"We thought The Epics was too corny a name," Tom Petty once said in an interview, speaking of his garage band in Gainesville, Fla., in the late '60s. "So we picked this really terrible one." That terrible name was Mudcrutch. From 1970 to '75, the group tried its best to make it big, even going so far as to relocate to Los Angeles. There, Petty was urged to go solo, which he did in 1976, taking two Mudcrutch members (guitarist Mike Campbell and keyboardist Benmont Tench) along with him. The new band picked a more pleasing name, The Heartbreakers, and the rest is history. Mudcrutch faded to a footnote. That is, until 2008, when the reformed Mudcrutch released its self-titled, long-overdue debut album — a rollicking, rough-hewn batch of Southern-rock nuggets that became a surprise hit.
After another, slightly less lengthy break, Mudcrutch is back. The band's new album, 2, has a title as utilitarian as its music. As with Mudcrutch, there's nothing flashy or extraneous here — just down-home, steady-as-she-goes rock songs with hints of swampy twang and folksy grit. As before, Petty plays bass instead of his weapon of choice in The Heartbreakers, the guitar. Tom Leadon, brother of Eagles co-founder Bernie Leadon, is on guitar alongside Campbell, while Randall Marsh resumes his spot behind the drums. A sense of "I can't believe this is actually happening" permeates Mudcrutch; on 2, it's more a sense of "We've got this." Rather than incorporating a smattering of cover songs from the band's original early-'70s repertoire — like Mudcrutch did with The Byrds' "Lover Of The Bayou" and the Appalachian folk standard "Shady Grove" — the new album consists entirely of originals. Petty wrote the lion's share, but everyone pitches in with a song.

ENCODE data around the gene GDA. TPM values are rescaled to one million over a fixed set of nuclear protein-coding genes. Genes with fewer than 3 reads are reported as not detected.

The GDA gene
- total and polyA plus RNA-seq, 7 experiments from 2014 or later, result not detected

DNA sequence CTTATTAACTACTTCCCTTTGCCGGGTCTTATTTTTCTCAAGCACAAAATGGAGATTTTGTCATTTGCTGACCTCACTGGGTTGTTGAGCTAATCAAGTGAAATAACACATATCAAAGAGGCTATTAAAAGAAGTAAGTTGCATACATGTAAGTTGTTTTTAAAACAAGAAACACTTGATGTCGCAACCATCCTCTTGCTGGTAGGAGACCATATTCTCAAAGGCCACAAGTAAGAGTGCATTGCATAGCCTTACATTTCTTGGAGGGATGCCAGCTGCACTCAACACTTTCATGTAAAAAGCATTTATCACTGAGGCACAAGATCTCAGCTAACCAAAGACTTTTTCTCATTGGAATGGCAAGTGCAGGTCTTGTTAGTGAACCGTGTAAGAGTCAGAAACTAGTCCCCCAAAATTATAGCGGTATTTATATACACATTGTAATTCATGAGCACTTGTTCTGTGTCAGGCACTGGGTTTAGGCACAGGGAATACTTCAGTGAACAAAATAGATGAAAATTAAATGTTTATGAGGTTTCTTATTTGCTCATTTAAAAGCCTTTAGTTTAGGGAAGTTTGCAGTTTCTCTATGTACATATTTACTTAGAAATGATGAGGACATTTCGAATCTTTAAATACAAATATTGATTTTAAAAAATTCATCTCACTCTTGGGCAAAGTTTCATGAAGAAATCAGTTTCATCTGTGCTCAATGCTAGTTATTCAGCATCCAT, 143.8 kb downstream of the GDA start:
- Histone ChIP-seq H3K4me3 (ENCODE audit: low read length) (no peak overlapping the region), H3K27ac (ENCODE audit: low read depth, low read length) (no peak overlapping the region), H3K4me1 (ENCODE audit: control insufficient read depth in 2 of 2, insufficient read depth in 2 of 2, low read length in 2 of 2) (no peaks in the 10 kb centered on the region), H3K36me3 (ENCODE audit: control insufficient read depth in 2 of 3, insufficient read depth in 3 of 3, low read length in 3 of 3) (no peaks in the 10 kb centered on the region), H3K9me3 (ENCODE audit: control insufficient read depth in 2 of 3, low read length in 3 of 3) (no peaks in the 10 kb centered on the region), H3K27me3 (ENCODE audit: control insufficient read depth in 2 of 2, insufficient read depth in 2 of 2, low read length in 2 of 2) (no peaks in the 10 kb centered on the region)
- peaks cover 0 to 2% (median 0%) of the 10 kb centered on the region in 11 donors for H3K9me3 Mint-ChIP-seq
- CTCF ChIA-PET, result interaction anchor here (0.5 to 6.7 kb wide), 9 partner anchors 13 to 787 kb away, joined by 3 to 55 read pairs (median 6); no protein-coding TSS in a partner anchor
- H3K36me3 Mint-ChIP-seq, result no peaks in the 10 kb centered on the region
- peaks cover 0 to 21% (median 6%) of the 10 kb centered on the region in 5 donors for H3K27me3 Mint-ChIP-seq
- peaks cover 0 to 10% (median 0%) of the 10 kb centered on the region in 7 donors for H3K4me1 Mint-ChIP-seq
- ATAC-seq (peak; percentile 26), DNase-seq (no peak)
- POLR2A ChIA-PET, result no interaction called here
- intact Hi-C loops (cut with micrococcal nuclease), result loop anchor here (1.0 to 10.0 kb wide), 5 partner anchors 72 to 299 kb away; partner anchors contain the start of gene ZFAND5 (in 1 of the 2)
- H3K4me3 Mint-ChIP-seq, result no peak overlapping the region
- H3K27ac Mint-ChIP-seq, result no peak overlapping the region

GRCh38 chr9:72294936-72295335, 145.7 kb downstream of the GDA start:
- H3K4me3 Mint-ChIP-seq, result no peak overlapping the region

That said, 2 has less of a hootenanny feel than its predecessor. "Trailer," "Dreams Of Flying" and "Save Your Water" hew closest to The Heartbreakers' lean, concentrated roots-rock, which is a welcome thing; those songs anchor the album's more free-wheeling forays. "Hope" pounds out some organ-driven, retro-'60s psychedelia. "Victim Of Circumstance" is an upbeat country-rock scorcher. "The Other Side Of The Mountain" adds banjo to its Byrds-esque, bluegrass-inflected harmonies. From the barrel-house boogie of Tench's "Welcome To Hell" to Petty's simmering delivery in the album's epic-length closer "Hungry No More," 2 is both looser and more cohesive than its predecessor — a cleansing wash of classic rock with just the right touch of sweet-natured sentimentality.
"We used to dance to Lynyrd Skynyrd," Petty sings with a tremor of nostalgia in "Trailer." Mudcrutch did more than that; it used to open for Skynyrd in the early '70s. In a way, the story of Mudcrutch is an alternate history of Southern rock, and 2 continues the tale of what might have been had things gone differently for a young, hungry band of small-town boys hunting down their dreams in L.A. The group that once carried Petty to stardom is now taking a victory lap, sifting through its past and basking in belated grace. "Take my horse down to the water, let him graze a while," Petty sings in the tender, acoustic "I Forgive It All." In a sense, that's exactly what he's done with Mudcrutch. On 2, the grazing's good.
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